Winter proves better planning needed in Europe

Flooding in Svilengrad, Bulgaria
 
GENEVA, 20 February 2012 - Europe's vulnerability to disasters and the current tough winter "are a clear sign that we need to plan better and manage more robustly the risks we face," warns European Commissioner, Kristalina Georgieva, who is responsible for International Cooperation, Humanitarian Aid and Crisis Response.

"The lessons from this emergency have to be drawn at the regional, national and the European level, so that we can do better next time. I would say that better coordination is an obvious advantage in civil protection, where early warning, speed and joint work are essential.

"That is why we are working to improve cooperation in disaster response at the European level. I have recently proposed to our member states an update of our legislation and in the months to come I will work with national authorities to make this a reality," she told the EurActiv web site.

She said that the European Commission's Monitoring and Information Centre (MIC) has been active since the onset of the harsh winter conditions and "stands ready to assist in any country in need as the weather gets warmer and the danger of floods becomes an immediately reality."

The European Flood Alert System provides flood warnings up to ten days in advance. Commissioner Georgieva said: "the information is designed to be complementary to national flood forecasting information and is distributed by the EFAS partner networks twice a day.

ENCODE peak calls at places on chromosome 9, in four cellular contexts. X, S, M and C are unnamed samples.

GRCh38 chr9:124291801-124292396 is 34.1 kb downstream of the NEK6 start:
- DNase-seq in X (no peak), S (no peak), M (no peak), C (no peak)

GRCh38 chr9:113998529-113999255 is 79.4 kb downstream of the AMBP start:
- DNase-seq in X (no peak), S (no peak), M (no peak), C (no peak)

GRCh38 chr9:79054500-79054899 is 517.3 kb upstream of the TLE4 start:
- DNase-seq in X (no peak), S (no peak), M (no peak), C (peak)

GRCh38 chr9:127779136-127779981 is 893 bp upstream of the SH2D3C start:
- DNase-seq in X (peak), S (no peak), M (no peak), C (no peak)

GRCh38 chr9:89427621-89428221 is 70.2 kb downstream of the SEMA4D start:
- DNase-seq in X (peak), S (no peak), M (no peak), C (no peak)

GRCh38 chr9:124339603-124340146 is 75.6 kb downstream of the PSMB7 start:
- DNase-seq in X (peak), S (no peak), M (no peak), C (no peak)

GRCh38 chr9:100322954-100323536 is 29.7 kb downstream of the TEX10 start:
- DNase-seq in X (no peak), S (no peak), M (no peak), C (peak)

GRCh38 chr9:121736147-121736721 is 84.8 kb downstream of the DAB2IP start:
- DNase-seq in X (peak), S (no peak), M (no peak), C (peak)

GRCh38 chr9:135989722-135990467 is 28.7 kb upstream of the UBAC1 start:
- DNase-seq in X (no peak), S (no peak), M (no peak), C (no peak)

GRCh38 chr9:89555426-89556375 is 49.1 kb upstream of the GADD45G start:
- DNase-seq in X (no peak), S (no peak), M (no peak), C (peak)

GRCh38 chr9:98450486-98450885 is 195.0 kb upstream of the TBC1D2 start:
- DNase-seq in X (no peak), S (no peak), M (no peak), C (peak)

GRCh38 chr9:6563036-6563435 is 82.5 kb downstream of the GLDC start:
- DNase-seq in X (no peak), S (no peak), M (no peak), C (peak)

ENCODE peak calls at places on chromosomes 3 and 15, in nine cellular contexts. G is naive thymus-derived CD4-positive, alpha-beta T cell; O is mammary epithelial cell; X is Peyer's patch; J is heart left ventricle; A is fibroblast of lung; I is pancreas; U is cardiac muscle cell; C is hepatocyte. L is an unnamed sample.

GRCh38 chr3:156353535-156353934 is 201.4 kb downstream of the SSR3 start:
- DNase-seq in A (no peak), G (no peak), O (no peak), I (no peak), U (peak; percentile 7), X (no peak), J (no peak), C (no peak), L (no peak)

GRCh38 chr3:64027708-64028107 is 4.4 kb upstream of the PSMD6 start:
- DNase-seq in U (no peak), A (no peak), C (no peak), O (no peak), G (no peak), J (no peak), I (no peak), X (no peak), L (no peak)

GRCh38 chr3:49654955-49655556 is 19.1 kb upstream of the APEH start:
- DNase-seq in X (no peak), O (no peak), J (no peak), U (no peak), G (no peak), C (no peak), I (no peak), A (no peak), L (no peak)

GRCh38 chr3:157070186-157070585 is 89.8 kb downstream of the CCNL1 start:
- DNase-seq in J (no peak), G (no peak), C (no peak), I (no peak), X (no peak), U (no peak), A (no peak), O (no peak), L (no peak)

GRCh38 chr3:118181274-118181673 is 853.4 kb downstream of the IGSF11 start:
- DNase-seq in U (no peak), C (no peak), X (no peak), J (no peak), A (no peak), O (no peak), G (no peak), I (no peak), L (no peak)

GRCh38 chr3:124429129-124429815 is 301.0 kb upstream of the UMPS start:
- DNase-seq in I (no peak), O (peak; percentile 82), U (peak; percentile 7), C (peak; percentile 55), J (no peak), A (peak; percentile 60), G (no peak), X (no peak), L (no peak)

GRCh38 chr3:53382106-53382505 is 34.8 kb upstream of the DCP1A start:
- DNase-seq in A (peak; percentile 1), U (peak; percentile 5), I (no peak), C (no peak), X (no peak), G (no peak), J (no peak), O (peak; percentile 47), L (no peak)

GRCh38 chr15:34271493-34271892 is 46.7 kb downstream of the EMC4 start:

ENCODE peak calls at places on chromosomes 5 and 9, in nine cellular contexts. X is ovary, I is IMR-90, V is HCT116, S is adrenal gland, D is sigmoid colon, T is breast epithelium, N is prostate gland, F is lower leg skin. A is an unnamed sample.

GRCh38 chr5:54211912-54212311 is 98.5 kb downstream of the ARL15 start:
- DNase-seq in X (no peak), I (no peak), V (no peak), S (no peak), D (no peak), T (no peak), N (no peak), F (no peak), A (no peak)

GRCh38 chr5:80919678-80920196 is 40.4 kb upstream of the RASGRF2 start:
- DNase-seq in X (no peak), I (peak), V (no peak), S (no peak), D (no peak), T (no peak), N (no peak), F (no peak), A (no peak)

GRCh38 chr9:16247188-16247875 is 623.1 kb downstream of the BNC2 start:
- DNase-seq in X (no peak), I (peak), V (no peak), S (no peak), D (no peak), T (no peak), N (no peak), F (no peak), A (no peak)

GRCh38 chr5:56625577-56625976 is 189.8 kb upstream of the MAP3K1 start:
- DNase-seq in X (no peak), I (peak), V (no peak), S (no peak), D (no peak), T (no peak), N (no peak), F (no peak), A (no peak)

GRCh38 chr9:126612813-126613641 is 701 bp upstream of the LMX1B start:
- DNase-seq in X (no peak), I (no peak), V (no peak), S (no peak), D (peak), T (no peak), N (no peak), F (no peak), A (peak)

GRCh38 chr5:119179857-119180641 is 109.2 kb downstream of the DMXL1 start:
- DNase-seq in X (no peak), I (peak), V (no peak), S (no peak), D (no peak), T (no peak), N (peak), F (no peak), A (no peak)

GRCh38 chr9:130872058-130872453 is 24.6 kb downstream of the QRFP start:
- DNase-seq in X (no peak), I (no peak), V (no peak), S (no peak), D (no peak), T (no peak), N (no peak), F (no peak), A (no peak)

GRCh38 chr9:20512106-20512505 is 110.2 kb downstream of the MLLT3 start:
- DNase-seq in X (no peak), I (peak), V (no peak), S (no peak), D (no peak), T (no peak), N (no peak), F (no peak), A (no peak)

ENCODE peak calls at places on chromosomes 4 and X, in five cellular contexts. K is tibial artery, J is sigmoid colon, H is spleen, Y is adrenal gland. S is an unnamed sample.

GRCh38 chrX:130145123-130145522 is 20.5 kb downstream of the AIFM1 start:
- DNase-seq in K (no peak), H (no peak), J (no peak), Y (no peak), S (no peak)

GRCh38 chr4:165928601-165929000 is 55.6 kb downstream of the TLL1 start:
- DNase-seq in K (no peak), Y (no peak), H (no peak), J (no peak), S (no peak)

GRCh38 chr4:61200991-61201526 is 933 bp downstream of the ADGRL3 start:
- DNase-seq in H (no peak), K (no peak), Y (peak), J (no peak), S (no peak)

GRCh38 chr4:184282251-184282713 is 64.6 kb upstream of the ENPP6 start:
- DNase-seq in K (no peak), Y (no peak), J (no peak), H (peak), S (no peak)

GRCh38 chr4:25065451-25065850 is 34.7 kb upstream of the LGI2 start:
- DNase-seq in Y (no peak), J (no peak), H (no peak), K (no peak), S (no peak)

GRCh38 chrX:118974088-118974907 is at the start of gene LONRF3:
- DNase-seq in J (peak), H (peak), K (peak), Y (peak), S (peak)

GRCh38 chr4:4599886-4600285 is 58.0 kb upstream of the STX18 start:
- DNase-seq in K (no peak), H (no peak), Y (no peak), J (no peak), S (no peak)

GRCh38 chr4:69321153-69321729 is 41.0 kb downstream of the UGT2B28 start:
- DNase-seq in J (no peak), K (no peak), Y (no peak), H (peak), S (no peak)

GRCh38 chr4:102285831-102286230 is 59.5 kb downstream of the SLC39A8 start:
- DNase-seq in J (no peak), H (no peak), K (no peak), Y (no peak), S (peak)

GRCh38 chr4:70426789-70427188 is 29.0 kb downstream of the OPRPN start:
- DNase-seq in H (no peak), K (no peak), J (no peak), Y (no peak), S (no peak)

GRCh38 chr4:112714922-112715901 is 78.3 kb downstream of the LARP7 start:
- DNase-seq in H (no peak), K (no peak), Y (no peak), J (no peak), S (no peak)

"The participating members and the European Commission are committed to developing and sharing their risk assessments so that countries have a global overview of the risks and are prepared in advance to cope with them. Nevertheless various actions to minimize the impact of disasters remain first and foremost a national responsibility."

Concerns are particularly high that warmer weather will result in major flooding in Romania where there are few dikes or dams to hold back the Danube. The country has experienced the heaviest snowfalls in 65 years. Many towns and villages remain cut-off but at least 68 people have died as night-time temperatures have dropped as low as -25°C. News reports suggest that 90,000 people are snowbound across southern and south-eastern Romania while 2,700 schools have been closed.

A nationwide inspection of more than 500 dams in Bulgaria was launched following the deaths of ten people when a dam burst earlier this month. Eight have been found to be potentially dangerous, media reports said. In parts of Bulgaria, some dams have been drained in anticipation of the huge volumes of water expected as snow melts.

Bulgarian National Television said that it was expected that checks of all dams in the country would be completed by tomorrow.

Weather forecasters said that in southern Bulgaria, the next few days would see maximum highs of eight to 10 degrees Celsius. Temperatures in parts of snowbound Romania could see similar rises by the weekend.

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The southern Bulgarian village of Biser was flooded on Monday after a dam wall collapsed after heavy rains.
The United Nations General Assembly requested UNISDR to facilitate the development of a post-2015 framework for disaster risk reduction The United Nations General Assembly requested UNISDR to facilitate the development of a post-2015 framework for disaster risk reduction.
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